Turbidity problem addressed
Spray in place liner from 3M extends life of ductile iron pipe in Dieppe, New Brunswunswick
In Dieppe, New Brunswick, complaints about the quality of drinking water running through a decades-old water main had city engineers scratching their heads for a solution that wouldn’t create too much disruption for residents.
After examining its options the city elected to go with a spray in place liner from 3M. The area with reports of turbid water was in an older neighbourhood containing ductile iron pipe likely installed soon after the end of the Second World War.
Flushing the pipe was unsuccessful in improving water quality, as was a later attempt to swab it; in fact, swabbing only seemed to make the problem worse.
A neighbourhood survey, combined with flow models, indicated that the pipe was in a section with low flows, which explained the high turbidity levels. A CCTV camera inspection did not provide conclusive evidence of the extent of the wear on the pipe, but the results were enough to indicate that there was tuberculation and that the pipe was structurally sound.
Ruling out a cured in place pipe (CIPP) solution due to its higher cost, Dieppe chose 3M’s Scotchkote Pipe Renewal Liner 2400. Applied through a spin cast trenchless process, the Scotchkote Liner 2400 is appropriate for pipes made of steel, ductile iron, cast iron, cement, asbestos cement and PVC, in pipe diameter ranges of 100 to 900 millimetres.
One of the main advantages of 3M’s liner is its quick return to service, often the same day. For Dieppe, that was important because it meant the job could be done without need of a bypass. As a precaution, a two-day boil water advisory was issued, then lifted after positive water quality test results were returned.
No need for external curing sources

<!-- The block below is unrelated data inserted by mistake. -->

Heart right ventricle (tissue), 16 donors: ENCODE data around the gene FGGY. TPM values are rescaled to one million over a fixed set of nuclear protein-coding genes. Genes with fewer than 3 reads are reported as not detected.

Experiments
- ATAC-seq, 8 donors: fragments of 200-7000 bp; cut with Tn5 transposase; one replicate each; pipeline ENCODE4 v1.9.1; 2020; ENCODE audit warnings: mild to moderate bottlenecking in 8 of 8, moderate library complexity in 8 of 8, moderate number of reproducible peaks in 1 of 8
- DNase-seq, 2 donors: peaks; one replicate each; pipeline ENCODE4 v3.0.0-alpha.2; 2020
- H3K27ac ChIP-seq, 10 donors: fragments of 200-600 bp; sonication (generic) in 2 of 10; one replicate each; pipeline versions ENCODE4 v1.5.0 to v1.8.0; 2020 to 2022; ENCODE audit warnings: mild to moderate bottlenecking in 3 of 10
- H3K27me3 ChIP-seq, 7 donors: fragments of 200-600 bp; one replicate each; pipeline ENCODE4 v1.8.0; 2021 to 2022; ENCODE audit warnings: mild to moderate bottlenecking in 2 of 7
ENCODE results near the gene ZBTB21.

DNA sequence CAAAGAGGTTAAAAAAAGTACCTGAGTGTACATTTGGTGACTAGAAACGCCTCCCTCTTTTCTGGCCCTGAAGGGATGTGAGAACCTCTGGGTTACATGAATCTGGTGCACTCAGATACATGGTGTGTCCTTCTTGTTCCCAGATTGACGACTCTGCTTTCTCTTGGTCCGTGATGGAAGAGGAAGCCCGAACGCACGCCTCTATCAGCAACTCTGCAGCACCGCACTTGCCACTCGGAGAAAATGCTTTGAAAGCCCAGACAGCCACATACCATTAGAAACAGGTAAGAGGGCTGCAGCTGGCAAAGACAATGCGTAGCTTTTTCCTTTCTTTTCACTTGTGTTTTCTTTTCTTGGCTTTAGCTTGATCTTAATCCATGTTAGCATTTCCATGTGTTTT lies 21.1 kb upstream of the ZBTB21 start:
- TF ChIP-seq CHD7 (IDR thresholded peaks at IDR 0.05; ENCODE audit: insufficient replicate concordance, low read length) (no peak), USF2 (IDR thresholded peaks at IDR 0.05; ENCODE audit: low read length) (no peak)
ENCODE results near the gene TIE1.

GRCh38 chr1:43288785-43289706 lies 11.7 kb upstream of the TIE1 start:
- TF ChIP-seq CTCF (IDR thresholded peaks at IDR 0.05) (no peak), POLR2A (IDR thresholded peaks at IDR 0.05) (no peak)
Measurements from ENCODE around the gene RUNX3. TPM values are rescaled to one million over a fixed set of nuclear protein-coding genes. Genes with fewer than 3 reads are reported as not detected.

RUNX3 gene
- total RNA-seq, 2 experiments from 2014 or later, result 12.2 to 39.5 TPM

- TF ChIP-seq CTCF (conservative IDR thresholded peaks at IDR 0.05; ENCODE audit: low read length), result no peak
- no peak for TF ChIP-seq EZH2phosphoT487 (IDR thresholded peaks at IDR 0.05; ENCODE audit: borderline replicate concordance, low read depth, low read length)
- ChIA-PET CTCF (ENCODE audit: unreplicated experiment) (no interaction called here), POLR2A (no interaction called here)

The contractor, Trenchless Solutions out of Moncton, NB, dug three access pits in preparation for lining the 150-metre stretch of pipe. The process started by rack feed boring, which uses rotating steel flail arms to dislodge tuberculation along the pipe, and was followed by another CCTV inspection to assess the cleanliness of the pipe. The spray in place liner was then applied with a spinning spray head which coated the inside walls of the water main.
Scotchkote’s two-part polyurea allows for a fast cure time, without need for external sources like heat or ultraviolet light. The material usually hardens in 10 minutes and is fully cured within an hour.
One of the main advantages of the Scotchkote Pipe Renewal Liner 2400 liner is its quick return to service, often the same day. The liner is appropriate for pipes made of steel, ductile iron, cast iron, cement, asbestos cement and PVC.
Chris Vienneau, senior water distribution operator with the City of Dieppe, said a spray in place liner is a good solution for areas of the city that do not require an increase in the size of the pipe and with little disruption to the asphalt or other utilities. With most of Dieppe’s infrastructure under 20 years old, and most of the newer pipes made of plastic materials, there is not a pressing need to replace older concrete or iron pipes.
However, Vienneau suggested for those pipes that are reaching the end of their service life, the 3M solution works well in extending its usefulness, if the results from their water main relining are any indication. The best judge of the job’s success are also the toughest critics: area residents.
“Prior to this project, we installed automatic flushing apparatus on the hydrants just to make sure that we were getting water through that dead zone. The water we wasted and the time it took to go and check on those things was incredible,” said Vienneau.
“After [the pipe relining], we tested a couple of samples. We said, ‘We’ll wait until they call,’ and they never did. No news from the residents is actually good news for us. So I think they were satisfied.” CUI